In part three of the game, a parrot asks you four questions about the book. Two possible answers are given to each question. Choose an answer by clicking on the speech bubble. If you pick the correct answer a butterfly will stay on a flower. If you pick the wrong answer a flower will wither. When you have answered the four questions, a "Go on" sign appears in the bottom righthand corner. Click on it with the mouse button. You now return to the island. The only thing that moves is a boy who jumps on and off a boat. As you move your mouse cursor over him, a yellow "X" appears. Click on it with the mouse button.
The final screen shows your score as a number of butterflies, and gives a little information about the author William Golding. Click on the "Go on" sign to find links to William Golding's biography, Nobel Lecture, Nobel banquet speech and much more.
More information about the game can be found on the Nobelprize.org website, which portions of this lesson plan have been adapted from.
- On the first day of class after students have read William Golding's novel "Lord of the Flies", project the Graphic Organizer for them to see. Have students work with a partner to talk about or jot down characteristics of each character.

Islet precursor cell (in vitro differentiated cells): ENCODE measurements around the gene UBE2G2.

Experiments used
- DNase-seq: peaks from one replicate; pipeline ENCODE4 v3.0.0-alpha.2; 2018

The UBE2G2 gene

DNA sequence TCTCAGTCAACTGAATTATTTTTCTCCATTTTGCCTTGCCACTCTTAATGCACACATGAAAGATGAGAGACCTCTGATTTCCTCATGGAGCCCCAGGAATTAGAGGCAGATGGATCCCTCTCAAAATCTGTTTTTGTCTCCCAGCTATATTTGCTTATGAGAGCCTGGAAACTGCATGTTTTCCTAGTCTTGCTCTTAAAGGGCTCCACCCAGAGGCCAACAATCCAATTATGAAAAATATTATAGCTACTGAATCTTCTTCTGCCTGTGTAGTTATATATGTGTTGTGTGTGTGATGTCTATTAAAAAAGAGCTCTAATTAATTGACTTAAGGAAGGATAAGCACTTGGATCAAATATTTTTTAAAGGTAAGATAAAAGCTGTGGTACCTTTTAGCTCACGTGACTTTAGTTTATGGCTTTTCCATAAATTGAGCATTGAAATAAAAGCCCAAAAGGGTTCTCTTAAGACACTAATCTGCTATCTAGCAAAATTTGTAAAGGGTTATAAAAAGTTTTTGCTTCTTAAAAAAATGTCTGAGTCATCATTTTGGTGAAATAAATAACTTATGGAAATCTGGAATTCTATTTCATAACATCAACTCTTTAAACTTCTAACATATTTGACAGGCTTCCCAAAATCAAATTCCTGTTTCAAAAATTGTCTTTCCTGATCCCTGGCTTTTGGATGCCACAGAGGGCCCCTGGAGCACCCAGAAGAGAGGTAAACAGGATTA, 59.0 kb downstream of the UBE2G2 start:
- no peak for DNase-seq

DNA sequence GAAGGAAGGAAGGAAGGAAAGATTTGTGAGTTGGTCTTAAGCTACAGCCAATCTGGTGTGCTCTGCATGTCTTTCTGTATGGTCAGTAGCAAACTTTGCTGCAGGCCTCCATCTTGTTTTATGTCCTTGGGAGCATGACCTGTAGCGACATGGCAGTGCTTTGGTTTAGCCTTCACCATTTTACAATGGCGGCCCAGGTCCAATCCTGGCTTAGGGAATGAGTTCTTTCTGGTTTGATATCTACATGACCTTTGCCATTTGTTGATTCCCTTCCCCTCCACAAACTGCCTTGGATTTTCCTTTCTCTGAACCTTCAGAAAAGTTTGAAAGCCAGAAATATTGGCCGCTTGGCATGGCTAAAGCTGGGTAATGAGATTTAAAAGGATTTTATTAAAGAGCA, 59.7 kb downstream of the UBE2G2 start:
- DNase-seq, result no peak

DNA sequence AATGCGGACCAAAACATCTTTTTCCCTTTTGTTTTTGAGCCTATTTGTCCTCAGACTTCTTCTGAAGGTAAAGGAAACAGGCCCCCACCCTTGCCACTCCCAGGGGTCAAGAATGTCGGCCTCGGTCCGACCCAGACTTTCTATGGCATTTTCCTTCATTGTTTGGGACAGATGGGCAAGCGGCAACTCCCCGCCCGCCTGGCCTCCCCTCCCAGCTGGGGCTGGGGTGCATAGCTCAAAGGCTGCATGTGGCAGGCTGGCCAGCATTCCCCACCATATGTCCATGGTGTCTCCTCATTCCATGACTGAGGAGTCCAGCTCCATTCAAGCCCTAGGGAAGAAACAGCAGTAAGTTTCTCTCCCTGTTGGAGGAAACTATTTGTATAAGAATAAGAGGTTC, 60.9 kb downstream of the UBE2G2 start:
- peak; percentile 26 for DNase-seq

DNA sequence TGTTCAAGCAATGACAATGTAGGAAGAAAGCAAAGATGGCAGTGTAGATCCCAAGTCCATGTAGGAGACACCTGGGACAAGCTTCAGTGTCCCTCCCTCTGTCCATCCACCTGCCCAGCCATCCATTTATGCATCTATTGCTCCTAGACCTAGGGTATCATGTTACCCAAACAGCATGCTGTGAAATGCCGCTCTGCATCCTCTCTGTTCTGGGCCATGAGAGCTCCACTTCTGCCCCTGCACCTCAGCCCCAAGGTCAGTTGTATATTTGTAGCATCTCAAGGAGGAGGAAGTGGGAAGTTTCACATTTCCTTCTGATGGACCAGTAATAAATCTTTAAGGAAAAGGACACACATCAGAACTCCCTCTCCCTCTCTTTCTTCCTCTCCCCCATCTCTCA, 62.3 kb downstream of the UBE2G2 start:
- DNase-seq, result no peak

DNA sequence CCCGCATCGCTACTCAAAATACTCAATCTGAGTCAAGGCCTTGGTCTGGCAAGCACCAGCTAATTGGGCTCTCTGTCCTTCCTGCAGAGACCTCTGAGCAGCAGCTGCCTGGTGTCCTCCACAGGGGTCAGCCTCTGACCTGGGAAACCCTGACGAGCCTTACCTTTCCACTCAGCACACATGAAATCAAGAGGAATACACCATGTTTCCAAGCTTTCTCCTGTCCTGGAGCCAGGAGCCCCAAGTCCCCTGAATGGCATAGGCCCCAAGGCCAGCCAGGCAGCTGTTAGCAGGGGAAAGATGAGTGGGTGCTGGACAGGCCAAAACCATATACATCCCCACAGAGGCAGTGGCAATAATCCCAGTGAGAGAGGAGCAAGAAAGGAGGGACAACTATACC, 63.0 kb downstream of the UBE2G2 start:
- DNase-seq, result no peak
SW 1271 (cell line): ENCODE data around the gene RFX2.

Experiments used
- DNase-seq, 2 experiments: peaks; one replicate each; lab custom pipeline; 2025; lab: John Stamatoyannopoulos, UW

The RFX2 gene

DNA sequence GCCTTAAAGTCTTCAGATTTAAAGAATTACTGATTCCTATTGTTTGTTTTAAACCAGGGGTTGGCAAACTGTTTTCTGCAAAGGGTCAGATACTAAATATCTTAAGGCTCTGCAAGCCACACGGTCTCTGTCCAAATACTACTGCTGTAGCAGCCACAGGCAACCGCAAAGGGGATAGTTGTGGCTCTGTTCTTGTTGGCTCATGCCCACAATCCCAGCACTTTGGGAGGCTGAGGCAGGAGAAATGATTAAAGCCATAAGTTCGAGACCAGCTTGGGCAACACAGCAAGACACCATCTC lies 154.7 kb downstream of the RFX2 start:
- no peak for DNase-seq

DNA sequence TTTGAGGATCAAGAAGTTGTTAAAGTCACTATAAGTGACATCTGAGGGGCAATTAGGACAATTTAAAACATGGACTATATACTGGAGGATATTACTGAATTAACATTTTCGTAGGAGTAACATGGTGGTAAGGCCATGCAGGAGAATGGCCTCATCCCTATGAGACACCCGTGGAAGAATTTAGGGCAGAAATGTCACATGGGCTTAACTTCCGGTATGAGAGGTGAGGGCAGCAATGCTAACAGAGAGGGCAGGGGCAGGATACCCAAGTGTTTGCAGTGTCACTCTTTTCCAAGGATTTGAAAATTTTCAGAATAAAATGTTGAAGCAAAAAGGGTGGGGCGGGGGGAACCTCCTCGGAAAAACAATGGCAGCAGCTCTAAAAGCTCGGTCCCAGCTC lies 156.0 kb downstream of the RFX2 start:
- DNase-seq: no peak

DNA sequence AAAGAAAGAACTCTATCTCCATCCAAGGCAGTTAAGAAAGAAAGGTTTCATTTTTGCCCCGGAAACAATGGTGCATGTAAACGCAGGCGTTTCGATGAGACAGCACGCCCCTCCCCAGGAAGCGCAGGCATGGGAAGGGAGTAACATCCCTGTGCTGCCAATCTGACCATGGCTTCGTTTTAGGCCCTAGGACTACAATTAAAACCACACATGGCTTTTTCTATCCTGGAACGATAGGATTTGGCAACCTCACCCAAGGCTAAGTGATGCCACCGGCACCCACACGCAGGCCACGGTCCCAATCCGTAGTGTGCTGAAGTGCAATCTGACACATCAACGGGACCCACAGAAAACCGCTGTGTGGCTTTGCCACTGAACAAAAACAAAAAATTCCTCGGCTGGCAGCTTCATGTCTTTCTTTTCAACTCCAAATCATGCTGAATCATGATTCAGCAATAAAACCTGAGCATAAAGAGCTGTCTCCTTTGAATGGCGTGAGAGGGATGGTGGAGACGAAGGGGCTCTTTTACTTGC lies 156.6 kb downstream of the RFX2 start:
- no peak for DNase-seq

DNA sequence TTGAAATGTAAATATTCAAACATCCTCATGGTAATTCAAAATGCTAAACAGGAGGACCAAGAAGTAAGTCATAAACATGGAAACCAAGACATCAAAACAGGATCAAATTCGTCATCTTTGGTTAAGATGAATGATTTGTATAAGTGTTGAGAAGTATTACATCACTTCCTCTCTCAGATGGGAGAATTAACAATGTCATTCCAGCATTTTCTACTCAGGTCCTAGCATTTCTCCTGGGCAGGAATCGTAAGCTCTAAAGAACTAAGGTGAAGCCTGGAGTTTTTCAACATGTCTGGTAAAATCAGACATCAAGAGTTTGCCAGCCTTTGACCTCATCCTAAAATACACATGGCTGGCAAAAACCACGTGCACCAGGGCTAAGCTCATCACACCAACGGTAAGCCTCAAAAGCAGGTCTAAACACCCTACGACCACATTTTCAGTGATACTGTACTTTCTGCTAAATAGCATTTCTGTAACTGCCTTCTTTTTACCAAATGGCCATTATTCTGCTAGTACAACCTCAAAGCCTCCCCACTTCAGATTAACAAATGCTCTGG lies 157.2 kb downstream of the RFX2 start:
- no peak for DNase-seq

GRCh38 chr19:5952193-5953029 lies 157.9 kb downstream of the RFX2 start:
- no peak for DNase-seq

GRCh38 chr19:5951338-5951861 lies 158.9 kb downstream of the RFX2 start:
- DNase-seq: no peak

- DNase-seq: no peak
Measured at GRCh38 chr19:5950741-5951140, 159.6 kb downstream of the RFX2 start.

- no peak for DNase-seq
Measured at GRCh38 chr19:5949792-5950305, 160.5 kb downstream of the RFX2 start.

- To review the overarching themes and plot of the book, play the Lord of the Flies movie for the class. Turn on closed captioning to help students understand and retain the information they learn. Encourage students to use their graphic organizers to jot down additional notes as they view the movie.
- Tell students that they will have the opportunity to explore an interpretation of the book through an interactive game. Pair students up and have them play the game independently or in pairs. Remind students that they can use the help button at the bottom of the screen if they need clues or assistance. In part 1 of the game, you may want to remind students to drag the speech bubbles to a character, and in part 2, let them know that the same object can be dragged to multiple trees.
- As an assessment, have students complete the Activity and/or take the Quiz.
Extension Activity:Challenge students to write a fictional interview of the boys who survived and returned to England and produce a news article or broadcast about it. Students should cover the main topics addressed in a newspaper article or news report (who, what, when, where, why, and how) and should also compose thought-provoking questions that provide insight into what the boys were thinking and feeling during their adventure. Students may exchange their interview questions with a partner and answer them as if they were one of the boys in the novel. Afterward, students can use the responses they received to their questions to write their article or produce a news cast video.
Be sure to explore the other games featured in BrainPOP's GameUp!